I feel exhausted, collapse into bed, have a quick scroll on Instagram, then turn off the light welcoming sleep. But, that’s not what happens. As soon as the light is off my brain feels the most awake it has all day. I am tossing and turning wishing for that sleep I so longed for hours before. When I finally do fall asleep, I find myself waking up periodically and when my alarm beeps in the morning I feel like I’ve only slept for four hours.
After a couple of weeks of this, I decided something had to change. I started a regular bedtime, that helped somewhat but still, I found myself lying awake for hours. I changed my bedsheets and shaved my legs hoping the deluxe comfort would lull me to sleep—no luck there.
Sleep hygiene could be the reason you’re not sleeping well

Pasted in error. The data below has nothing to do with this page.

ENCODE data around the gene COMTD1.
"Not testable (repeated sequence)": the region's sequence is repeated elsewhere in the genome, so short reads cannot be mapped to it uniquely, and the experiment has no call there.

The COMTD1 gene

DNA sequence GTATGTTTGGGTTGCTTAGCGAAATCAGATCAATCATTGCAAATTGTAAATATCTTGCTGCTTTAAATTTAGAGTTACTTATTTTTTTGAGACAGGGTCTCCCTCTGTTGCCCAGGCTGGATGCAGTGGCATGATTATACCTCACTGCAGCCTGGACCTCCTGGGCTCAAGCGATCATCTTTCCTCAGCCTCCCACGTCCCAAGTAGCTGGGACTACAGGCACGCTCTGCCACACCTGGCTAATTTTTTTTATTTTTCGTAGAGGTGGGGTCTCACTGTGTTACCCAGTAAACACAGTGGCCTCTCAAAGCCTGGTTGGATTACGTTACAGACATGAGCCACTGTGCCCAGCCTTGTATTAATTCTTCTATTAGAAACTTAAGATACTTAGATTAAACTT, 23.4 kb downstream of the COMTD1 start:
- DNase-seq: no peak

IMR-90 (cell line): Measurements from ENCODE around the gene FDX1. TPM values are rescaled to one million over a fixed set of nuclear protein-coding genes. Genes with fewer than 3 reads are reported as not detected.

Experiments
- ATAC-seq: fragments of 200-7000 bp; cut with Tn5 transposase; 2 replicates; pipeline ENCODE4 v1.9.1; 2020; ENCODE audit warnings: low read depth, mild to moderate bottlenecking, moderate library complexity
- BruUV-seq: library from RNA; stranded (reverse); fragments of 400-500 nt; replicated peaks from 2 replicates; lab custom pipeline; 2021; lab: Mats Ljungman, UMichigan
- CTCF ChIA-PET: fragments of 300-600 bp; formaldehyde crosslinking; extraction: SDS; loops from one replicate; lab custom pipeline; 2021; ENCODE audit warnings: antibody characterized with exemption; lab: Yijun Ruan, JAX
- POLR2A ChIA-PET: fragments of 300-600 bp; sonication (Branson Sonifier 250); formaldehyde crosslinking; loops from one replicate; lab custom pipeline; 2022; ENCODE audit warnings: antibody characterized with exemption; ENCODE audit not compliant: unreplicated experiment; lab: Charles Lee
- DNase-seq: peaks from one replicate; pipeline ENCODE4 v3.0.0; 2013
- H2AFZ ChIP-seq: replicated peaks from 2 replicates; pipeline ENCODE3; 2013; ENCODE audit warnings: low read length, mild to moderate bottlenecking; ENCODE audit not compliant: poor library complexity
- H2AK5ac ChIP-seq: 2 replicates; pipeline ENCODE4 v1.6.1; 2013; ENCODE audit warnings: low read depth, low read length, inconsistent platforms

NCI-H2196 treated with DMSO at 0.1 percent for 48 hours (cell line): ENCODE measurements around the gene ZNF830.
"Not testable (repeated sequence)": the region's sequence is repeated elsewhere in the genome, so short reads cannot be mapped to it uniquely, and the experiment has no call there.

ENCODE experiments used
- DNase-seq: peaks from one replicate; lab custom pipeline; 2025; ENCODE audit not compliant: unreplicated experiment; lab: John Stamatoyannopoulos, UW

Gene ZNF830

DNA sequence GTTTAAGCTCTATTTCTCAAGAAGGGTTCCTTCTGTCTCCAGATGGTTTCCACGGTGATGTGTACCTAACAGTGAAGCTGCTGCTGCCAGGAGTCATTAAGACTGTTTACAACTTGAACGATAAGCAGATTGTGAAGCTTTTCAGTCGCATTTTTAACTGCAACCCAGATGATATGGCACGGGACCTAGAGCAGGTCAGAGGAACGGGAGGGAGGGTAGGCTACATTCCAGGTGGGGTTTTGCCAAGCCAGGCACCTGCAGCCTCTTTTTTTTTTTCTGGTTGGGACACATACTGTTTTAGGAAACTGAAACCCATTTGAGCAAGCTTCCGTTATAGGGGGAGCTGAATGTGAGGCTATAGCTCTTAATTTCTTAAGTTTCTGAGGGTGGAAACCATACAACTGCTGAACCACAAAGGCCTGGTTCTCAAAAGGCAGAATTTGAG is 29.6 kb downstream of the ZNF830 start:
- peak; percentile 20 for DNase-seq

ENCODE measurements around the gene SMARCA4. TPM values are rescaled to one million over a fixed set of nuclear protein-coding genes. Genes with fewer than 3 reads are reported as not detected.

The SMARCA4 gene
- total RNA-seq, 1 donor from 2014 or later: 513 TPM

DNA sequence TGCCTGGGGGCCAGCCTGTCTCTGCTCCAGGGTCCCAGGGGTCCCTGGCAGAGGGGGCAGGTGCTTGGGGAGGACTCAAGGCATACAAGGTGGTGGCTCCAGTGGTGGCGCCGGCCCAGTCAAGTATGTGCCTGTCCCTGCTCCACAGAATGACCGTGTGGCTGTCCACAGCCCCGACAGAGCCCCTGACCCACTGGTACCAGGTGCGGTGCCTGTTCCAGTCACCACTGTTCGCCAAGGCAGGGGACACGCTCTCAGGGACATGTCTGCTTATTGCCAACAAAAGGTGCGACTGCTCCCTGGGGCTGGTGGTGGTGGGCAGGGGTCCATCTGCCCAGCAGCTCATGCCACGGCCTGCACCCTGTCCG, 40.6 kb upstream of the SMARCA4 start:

During my psychology undergraduate degree, I took a module in sleep. One lecture taught me about sleep hygiene and how it can seriously affect your ability to fall asleep, stay asleep, and/or get a good nights sleep. Sleep hygiene is basically different practices and habits that enhance your sleep making you feel more alert the next day.
Some of these practices are pretty obvious, like don’t drink caffeine or stimulating drinks close to bedtime, or don’t take long naps (more than 30 minutes) during the day. Others play on our susceptibility to classical conditioning like creating a regular bedtime routine. Creating a routine helps signal to your brain that it is time to start preparing for sleep.